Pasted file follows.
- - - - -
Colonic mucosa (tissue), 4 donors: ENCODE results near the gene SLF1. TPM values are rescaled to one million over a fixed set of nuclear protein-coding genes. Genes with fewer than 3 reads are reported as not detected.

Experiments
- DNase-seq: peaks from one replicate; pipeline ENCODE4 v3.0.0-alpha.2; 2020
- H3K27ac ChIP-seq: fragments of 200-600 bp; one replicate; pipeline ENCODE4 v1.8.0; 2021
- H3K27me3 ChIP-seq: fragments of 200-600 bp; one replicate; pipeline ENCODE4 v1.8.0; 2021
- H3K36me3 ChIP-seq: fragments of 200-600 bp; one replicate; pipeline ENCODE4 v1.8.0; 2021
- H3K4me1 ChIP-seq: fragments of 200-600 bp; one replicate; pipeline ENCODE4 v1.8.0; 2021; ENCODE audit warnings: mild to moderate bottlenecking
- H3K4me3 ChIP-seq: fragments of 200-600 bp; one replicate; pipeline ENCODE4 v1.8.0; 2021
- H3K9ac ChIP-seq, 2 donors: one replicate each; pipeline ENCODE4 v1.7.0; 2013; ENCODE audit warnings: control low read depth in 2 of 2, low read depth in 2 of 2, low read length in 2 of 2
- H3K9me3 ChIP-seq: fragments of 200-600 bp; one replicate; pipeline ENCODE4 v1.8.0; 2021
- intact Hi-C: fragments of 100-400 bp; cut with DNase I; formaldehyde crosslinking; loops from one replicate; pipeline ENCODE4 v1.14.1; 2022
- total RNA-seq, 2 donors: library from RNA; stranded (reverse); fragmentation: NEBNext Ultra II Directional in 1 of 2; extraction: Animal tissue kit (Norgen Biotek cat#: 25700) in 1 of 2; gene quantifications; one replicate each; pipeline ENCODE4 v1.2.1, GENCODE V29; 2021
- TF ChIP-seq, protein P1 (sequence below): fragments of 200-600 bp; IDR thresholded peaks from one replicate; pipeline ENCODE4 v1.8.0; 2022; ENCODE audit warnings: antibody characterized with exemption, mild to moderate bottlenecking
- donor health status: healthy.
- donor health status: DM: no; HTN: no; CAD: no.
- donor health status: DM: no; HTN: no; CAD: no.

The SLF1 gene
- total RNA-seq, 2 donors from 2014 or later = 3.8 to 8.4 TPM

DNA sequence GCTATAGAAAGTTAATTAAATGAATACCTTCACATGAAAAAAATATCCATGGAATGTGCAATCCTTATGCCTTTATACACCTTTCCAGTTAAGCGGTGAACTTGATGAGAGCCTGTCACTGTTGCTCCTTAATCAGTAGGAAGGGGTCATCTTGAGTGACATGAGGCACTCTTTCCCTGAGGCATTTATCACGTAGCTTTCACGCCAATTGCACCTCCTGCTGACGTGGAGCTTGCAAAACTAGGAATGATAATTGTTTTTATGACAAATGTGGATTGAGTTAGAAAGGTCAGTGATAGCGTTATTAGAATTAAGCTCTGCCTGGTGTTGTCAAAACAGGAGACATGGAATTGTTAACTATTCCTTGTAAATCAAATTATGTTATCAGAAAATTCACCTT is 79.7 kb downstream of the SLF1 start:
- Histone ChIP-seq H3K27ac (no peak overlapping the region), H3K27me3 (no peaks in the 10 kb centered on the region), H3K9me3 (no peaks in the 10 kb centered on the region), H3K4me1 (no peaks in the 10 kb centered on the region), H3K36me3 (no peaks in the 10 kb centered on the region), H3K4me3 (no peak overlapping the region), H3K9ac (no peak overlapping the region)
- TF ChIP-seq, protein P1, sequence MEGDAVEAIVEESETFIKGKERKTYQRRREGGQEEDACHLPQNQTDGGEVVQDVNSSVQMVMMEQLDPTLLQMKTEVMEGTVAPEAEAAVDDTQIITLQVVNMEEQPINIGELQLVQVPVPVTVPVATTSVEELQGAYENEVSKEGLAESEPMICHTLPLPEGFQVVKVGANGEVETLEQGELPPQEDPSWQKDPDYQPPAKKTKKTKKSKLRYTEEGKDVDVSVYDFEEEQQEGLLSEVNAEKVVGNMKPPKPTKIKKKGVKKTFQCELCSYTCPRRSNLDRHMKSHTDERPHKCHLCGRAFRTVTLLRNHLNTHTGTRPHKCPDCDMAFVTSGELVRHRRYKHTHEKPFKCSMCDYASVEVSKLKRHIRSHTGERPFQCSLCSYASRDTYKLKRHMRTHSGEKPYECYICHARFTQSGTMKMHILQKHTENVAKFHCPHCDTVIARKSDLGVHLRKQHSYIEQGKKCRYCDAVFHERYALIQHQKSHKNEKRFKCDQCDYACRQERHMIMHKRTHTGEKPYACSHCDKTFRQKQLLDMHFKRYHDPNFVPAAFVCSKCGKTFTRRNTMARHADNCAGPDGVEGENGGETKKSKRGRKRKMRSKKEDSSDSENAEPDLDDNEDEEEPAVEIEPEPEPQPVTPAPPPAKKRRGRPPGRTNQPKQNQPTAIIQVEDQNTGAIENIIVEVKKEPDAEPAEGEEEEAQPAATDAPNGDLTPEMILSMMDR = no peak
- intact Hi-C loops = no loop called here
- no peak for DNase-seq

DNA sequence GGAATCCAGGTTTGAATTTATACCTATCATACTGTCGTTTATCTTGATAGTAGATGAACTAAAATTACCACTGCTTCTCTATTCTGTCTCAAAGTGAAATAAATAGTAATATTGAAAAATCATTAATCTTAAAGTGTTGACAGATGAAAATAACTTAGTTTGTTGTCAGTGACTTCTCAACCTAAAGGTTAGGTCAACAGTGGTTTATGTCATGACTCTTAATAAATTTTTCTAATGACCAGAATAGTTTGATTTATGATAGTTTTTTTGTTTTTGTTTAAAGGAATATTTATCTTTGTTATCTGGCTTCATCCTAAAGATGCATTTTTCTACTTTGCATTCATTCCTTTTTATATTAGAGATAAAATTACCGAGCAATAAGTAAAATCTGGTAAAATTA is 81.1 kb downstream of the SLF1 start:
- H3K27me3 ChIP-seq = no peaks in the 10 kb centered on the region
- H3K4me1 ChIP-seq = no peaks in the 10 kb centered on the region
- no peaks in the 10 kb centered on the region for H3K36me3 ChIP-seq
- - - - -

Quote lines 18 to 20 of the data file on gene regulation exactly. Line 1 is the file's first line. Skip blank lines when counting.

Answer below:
- total RNA-seq, 2 donors from 2014 or later = 3.8 to 8.4 TPM

DNA sequence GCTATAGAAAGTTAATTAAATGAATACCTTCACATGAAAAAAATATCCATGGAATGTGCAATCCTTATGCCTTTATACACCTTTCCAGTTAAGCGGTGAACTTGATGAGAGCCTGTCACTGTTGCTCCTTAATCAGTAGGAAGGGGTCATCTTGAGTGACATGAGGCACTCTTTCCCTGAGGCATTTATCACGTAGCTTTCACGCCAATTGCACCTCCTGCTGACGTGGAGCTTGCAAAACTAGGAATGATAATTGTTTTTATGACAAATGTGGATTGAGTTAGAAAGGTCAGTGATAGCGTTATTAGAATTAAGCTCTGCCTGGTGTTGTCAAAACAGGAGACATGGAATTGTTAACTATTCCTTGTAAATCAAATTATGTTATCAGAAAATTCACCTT is 79.7 kb downstream of the SLF1 start:
- Histone ChIP-seq H3K27ac (no peak overlapping the region), H3K27me3 (no peaks in the 10 kb centered on the region), H3K9me3 (no peaks in the 10 kb centered on the region), H3K4me1 (no peaks in the 10 kb centered on the region), H3K36me3 (no peaks in the 10 kb centered on the region), H3K4me3 (no peak overlapping the region), H3K9ac (no peak overlapping the region)